Saturday, September 25, 2010

Poetry Mix Tape: Ordinary Things

I try to start my year with poems students will enjoy. When they come to me, their exposure to good poetry is fairly limited. So what I want to help them do is realize how fun poetry is. I do this with some silly rhyming poems, but also with poems that have poetry moves that they can easily understand and enjoy, moves like metaphor and repetition and multiple meanings. (I used Hughes to talk about a lot of these things).

Now, I like to hit them with free verse and show them that poetry can truly be about anything. Check that. Not just anything. But ANYTHING. There are no limits really, I tell them, when it comes to where poems "hide."

In that spirit, for the next few weeks we'll be reading poems about everyday, commonplace, mundane, and ordinary things. This Mix Tape may be the easiest to add to for the wonderful readers out there. So feel free to comment and contribute more poems. But here's my Mix Tape of poems about ordinary things, also known as poems that make the ordinary seem extraordinary...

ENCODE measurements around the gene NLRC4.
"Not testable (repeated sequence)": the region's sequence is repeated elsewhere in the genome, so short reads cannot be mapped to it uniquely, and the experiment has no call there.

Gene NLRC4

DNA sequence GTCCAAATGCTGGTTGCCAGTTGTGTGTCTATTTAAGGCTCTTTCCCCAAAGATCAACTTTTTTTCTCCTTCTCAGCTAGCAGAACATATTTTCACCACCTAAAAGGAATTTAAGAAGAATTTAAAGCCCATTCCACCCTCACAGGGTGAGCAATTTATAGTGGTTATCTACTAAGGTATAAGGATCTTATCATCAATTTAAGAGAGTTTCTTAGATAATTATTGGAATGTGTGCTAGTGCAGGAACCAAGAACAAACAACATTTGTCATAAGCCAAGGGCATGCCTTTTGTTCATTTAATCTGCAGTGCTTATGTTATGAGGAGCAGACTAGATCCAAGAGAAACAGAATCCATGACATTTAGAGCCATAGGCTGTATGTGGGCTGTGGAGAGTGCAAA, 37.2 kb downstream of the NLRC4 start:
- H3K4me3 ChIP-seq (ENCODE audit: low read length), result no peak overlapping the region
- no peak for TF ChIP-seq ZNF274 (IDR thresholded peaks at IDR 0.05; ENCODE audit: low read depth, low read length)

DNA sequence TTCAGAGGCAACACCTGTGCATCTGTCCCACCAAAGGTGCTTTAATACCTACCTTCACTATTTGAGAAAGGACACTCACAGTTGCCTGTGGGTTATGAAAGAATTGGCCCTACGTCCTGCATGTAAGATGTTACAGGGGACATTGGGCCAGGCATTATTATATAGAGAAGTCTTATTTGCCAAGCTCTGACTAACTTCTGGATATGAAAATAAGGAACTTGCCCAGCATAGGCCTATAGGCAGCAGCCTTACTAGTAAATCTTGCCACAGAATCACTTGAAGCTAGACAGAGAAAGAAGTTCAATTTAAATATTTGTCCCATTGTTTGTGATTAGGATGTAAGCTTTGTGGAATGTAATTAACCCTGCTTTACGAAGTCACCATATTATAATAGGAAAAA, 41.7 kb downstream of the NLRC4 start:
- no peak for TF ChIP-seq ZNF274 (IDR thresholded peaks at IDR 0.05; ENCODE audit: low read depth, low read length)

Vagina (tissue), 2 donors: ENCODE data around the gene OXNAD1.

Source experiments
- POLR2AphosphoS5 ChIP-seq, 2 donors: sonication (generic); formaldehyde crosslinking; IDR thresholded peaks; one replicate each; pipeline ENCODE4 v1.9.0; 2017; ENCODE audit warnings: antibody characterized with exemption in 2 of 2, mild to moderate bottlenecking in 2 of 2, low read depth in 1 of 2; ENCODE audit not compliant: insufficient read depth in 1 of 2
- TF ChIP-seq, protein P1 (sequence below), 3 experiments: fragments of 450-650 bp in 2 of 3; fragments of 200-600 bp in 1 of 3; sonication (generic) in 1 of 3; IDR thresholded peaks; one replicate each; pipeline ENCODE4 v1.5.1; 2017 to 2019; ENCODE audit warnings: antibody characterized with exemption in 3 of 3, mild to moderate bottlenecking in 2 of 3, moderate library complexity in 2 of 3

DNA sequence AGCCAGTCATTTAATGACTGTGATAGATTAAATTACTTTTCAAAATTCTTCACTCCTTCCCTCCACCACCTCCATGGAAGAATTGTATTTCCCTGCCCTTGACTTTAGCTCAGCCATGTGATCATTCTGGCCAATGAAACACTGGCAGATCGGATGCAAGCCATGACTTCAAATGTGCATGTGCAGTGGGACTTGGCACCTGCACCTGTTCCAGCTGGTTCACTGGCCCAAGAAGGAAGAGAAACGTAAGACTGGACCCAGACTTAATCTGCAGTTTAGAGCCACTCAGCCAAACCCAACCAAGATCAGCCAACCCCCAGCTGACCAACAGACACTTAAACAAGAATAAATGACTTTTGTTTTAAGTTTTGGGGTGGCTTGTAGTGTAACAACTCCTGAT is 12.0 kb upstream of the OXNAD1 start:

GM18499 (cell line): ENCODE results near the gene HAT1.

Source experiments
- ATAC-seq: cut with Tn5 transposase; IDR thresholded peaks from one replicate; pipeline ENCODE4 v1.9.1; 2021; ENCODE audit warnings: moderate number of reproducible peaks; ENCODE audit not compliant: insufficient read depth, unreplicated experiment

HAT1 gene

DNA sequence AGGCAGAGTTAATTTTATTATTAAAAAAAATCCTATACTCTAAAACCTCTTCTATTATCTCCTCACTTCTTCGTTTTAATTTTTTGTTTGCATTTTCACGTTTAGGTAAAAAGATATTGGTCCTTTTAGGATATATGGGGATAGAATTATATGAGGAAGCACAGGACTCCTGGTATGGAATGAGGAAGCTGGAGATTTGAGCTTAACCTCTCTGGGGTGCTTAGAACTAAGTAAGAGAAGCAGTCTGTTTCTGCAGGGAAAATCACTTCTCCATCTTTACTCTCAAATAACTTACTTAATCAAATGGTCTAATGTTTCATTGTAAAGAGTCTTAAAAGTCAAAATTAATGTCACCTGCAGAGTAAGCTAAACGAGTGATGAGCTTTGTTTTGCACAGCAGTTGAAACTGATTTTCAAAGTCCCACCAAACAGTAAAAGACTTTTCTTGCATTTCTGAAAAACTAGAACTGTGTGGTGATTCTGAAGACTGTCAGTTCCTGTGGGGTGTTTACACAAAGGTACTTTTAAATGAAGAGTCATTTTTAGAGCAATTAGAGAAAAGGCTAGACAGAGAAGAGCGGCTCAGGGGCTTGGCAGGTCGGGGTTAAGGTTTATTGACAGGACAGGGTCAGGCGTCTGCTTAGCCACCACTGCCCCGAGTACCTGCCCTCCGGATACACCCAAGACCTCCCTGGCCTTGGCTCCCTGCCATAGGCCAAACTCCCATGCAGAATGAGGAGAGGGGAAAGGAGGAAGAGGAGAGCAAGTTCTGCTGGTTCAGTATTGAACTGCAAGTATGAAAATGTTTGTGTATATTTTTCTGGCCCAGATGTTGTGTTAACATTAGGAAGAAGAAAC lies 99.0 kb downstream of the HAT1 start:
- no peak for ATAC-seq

The Red Wheelbarrow by William Carlos Williams
Between Walls by William Carlos Williams
Daddy Longlegs by Ted Kooser
Gas Pump by Jed Chambers (can't find this one anywhere but here -- scroll down to find it)
Safety Pin by Valerie Worth
Ode to My Socks by Pablo Neruda
To Television by Robert Pinsky
The Broken Sandal by Denise Levertov
The Heron by Linda Hogan

And finally, I'm not sure if this qualifies, but it is a poem about an ordinary situation involving ordinary things. And it paints a vivid, beautiful picture of the situation...

In the Basement of the Goodwill Store

In musty light, in the thin brown air   
of damp carpet, doll heads and rust,   
beneath long rows of sharp footfalls   
like nails in a lid, an old man stands   
trying on glasses, lifting each pair
from the box like a glittering fish   
and holding it up to the light
of a dirty bulb. Near him, a heap   
of enameled pans as white as skulls   
looms in the catacomb shadows,   
and old toilets with dry red throats   
cough up bouquets of curtain rods.

Read the rest at the Poetry Foundation, please. And, of course, add your favorite "ordinary" poems in the 

1 comment:

  1. The Pablo Neruda poem and "Between Walls" are ones that I will save -- thanks for sharing them!